My book 9 out of 10 climbers make the same mistakes has just been released. In encapsulates 16 years of my experience and study of how to improve at climbing. You can get the book direct from my webshop here:
We are dispatching books, DVDs, T-shirts and hats same day right up to the Christmas last posting dates.
Here are the contents of the book:
9 out of 10 climbers make the same mistakes
Barking up the wrong tree
Part 1 - Creatures of habit
Stuck on the basics
The first thing to understand
The first thing to change
Fail, and prepare to succeed
If only I knew now what I knew then
Too embarrassed to climb?
Is this grade a success or mediocre?
The first generation was the freest
Starting from scratch
The truth about famous climbers
Know your enemy - your tastes
Don’t get stuck
Creatures of habit
Part 2 - The big four: movement technique, finger strength, endurance, body mass
The biggest lesson from sport science
You cannot break the laws
How to learn technique
Record, replay, review
No one does drills, right?
The structure of climbing technique
The need for momentum
Types of momentum
The issue of height
Don’t just push with your feet!
Counterintuitive aspects of climbing technique
Precision really matters
Trying to make the hold bigger
Don’t overrate strength
Bouldering is number one
But I don’t like bouldering!
How to boulder to show off, or get strong
A good bouldering session
To crimp or not to crimp
Making sense of Haston and Oddo
Making sense of Ondra and Sharma shapes
How light do I need to be?
How to get light without pain?
Steps for losing and maintaining a lower weight for climbing
Who needs to pump iron to climb hard?
To the wiry
To the beefcake
To the tall
To the lucky little ones
When you really can blame your tools (and then get better ones, NOW!)
Campus boards hurt almost everyone
Climbing is not a cardiovascular sport
Where is climbing endurance?
Understanding fatigue symptoms
Part 3 - Fear of falling: the real problem, probably…
The only way
Practice on sport climbs
Building falls into your daily climbing diet
Practice on trad
When you just can’t fall off
Part 4 - The other big four: attitude, lifestyle, circumstances, tactics
I’m young, spoon-feed me!
Why mid-teens drop off the radar
“I can’t do that” he said, mistakenly
Too old to improve?
To find time, make your time work harder for you
Do you really want to be an athlete?
Tactics often trump training
What the warmup does
Tuning in and out
Managing the ‘psyche’ level
Do you really want it to be easy?
Be thick skinned at all times
Does flexibility really matter?
Part 5 - What’s next coach? Planning your improvement
Think curves, not lines
So jump off that plateau, if you can bear it
Regimes - how much can you handle?
Over-resting or under-recovering?
A kid’s regime
A student’s regime
A family/career hustler
The wannabe pro
The confused and disillusioned
Same old routine, same old results
Cracking bad habits is tough
Rules of the training day
Rules of the training season
Annual rest and recuperation time
> (In reply to Dave MacLeod) Much/anything on drytooling/winter climbing?
In one sense yes! There isn't much specifically on winter climbing training and tactics - this would be better in a dedicated title ; ) But the book contains all the knowledge and principles required to develop good training and tactics in any discipline. This is the information that really needed in my opinion and thats why I decided to write this book first.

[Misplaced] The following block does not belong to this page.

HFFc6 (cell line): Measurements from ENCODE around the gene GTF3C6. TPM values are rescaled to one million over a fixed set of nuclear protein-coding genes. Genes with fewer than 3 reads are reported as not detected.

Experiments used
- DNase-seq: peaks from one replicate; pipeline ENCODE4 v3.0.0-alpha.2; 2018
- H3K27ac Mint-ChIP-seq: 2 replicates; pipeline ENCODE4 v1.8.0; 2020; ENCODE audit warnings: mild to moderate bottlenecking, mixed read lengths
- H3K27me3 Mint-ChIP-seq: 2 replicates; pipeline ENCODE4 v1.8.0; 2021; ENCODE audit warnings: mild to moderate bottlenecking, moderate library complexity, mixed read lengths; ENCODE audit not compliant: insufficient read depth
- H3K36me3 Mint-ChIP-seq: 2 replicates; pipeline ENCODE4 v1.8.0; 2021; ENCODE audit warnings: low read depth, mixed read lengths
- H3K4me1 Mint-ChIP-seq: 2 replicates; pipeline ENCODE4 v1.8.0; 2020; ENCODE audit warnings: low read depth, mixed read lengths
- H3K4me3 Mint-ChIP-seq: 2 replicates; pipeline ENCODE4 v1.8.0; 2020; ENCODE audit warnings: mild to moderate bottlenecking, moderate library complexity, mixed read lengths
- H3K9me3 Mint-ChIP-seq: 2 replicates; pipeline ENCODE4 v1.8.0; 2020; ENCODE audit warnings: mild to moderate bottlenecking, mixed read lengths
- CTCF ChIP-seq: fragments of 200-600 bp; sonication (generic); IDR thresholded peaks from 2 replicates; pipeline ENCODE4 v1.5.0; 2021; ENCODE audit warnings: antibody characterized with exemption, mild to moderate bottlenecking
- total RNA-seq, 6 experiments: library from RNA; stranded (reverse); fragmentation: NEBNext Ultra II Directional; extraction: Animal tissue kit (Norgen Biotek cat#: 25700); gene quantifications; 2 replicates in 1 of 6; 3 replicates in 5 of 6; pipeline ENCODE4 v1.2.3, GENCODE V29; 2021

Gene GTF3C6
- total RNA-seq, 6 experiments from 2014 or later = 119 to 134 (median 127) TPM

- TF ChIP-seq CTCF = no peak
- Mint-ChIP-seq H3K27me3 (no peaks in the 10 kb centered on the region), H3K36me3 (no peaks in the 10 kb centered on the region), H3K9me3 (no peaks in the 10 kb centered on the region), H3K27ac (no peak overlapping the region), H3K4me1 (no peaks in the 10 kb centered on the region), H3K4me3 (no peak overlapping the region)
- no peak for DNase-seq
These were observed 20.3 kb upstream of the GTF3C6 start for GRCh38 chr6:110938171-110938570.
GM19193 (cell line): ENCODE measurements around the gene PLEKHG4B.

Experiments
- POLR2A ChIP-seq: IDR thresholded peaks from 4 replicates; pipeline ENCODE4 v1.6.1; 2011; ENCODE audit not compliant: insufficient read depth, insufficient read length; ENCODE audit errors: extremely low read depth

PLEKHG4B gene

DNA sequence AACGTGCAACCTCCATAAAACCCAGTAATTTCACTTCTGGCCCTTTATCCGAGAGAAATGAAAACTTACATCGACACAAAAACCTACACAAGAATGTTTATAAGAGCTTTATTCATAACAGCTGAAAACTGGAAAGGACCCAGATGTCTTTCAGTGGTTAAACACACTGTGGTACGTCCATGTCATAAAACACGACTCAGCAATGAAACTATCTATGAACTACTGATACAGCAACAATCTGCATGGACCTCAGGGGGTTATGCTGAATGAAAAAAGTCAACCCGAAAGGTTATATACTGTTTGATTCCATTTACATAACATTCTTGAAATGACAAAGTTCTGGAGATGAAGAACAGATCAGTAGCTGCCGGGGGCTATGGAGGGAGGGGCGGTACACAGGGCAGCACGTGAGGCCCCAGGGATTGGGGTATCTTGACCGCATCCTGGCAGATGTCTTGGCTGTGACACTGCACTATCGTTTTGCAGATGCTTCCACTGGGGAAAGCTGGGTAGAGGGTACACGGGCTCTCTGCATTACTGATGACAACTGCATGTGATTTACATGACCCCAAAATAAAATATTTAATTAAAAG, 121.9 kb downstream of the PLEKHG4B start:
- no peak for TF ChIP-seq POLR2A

People have been asking me for years how I managed to get good at several different disciplines at the same time, developing my own training and responding to problems by coming up with the solutions myself that fit my own circumstances and weaknesses perfectly. The answer to this is what is contained in the book. It is a book that shows you how to coach yourself well from the principles upwards. The mistakes I refer to in the title are the same across disciplines much more than within them.
If you digest and follow the advice in the book, you'll have everything that I used to make my own climbing biography in whatever climbing disciplines you like.
My copy arrived a couple of days ago and I have about ten pages left to go. I don't climb particularly hard but I am keen and read as much climbing related stuff as I can. Dave's book is of a very different style to the majority of 'coaching' books out there. It weaves a credible path through the range of options availble to climbers which has left me with a pretty clear idea of what I need to next to get better, but perhaps more importantly an understanding of what may seem like a good idea but should be avoided or recieve less of a priority in my training.
For me it is the best coaching book I have read (so far) because of the balance of advice given, the practical suggestions that follow from the theory and the clear framework that emerges for helping to know what should be prioritised depending on individual need.
Again this is the opinion of someone who is a keen but inexperinced climber and it may be that those with more experience will not get out of it as much as I have. In saying that I think it is written for those climbers with a bit more experience who have reached a plateau despite still training hard and I am pretty sure that they way in which Dave propmts reflection on how and what you are training will help anyone move their climbing on.
Just finished reading this. I've read loads of other "training" climbing stuff before: books and mag articles etc etc. I found it addressed loads of issues I have with improving my climbing, that other books etc haven't. It cuts through loads of rubbish too.
I would have appreciated a longer chapter on body weight and nutrition, though. Though in fairness, it does state that there will be a follow-up book to address this.
So, yeah, I'd recommend it. And before some idiot says it, no I haven't been paid to write this.
Increasingly curious about this after reading the sub-sections above. Expect stocking in a (the?!) major high street book retailer, well in Bristol at least. Will recommend it to colleagues elsewhere in the country if it's any good after reading, too!